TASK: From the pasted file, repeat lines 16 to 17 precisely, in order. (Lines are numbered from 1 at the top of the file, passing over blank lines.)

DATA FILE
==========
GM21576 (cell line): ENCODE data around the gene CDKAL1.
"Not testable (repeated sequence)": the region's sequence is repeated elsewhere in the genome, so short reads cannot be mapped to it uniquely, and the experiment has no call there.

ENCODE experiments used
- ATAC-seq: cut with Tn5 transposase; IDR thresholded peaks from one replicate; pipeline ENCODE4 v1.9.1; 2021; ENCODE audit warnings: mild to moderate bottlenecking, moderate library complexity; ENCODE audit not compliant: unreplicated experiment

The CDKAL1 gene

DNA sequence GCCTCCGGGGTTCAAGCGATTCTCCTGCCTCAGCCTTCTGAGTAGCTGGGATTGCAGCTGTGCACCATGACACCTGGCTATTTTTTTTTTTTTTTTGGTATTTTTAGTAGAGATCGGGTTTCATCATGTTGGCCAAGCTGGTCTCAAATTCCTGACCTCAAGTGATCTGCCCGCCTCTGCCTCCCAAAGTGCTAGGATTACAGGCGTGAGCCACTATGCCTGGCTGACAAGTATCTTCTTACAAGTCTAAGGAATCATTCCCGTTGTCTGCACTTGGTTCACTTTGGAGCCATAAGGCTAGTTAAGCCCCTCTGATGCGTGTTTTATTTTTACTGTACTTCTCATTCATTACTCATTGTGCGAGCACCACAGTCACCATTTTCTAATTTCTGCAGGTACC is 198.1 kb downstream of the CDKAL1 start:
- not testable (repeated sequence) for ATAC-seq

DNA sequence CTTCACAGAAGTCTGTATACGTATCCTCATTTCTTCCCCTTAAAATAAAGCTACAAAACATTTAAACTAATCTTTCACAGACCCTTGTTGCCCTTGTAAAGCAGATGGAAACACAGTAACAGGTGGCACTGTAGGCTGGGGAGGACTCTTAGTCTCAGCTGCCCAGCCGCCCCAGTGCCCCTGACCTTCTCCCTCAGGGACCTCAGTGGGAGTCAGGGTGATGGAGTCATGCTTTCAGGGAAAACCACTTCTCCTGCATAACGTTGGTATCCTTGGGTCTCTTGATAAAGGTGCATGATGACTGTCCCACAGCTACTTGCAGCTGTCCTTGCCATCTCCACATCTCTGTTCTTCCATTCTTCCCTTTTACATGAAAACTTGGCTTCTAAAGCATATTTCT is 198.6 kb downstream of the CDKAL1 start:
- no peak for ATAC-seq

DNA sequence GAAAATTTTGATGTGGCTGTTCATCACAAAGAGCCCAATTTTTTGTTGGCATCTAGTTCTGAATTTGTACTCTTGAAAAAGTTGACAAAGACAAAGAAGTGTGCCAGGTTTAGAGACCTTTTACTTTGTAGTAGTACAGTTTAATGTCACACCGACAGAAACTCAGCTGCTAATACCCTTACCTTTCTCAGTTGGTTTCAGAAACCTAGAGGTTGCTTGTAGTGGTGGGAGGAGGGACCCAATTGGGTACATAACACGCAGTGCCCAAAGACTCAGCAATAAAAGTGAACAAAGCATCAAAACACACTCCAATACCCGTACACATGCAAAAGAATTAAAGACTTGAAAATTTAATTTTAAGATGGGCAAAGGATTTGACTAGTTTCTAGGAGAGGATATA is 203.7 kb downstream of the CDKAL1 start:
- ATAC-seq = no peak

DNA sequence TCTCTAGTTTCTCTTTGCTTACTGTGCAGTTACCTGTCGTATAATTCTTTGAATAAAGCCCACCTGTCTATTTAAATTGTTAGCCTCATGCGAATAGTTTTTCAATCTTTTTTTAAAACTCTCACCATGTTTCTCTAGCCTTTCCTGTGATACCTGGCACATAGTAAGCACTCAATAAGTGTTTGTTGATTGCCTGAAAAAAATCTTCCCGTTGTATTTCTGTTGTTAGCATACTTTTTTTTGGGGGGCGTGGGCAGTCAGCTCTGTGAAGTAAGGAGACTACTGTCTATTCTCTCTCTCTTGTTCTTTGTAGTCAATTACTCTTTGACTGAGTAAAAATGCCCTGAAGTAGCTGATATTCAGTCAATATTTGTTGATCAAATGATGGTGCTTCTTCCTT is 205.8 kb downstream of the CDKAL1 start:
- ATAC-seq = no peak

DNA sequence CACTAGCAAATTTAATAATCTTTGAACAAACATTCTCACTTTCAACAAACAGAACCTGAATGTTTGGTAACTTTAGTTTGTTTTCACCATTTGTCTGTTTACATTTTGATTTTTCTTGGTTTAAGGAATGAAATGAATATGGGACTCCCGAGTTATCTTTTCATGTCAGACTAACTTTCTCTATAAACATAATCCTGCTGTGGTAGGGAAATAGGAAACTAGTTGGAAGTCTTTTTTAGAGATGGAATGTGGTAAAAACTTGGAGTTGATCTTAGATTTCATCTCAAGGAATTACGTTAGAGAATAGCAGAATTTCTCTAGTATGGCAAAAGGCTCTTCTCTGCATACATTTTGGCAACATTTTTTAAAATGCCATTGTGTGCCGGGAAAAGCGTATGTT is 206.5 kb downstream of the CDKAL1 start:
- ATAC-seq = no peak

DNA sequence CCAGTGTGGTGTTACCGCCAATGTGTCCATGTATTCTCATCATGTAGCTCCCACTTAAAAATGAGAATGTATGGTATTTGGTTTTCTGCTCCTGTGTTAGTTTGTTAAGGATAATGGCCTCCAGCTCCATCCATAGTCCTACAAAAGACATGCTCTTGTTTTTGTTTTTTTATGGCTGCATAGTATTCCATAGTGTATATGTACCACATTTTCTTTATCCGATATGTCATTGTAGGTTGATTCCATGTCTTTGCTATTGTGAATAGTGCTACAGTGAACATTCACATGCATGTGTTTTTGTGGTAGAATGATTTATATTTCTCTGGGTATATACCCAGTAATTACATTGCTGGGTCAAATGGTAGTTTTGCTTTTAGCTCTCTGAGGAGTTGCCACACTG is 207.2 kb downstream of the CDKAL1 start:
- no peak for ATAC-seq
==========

DNA sequence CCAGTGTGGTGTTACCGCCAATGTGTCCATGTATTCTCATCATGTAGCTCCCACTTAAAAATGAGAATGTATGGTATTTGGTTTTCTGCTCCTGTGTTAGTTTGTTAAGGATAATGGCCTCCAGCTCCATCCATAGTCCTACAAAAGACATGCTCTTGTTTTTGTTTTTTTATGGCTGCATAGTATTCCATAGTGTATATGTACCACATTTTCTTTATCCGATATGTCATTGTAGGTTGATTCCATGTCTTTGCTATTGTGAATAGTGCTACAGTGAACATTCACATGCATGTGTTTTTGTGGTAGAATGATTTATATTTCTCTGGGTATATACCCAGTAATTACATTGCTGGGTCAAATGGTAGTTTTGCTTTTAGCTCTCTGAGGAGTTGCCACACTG is 207.2 kb downstream of the CDKAL1 start:
- no peak for ATAC-seq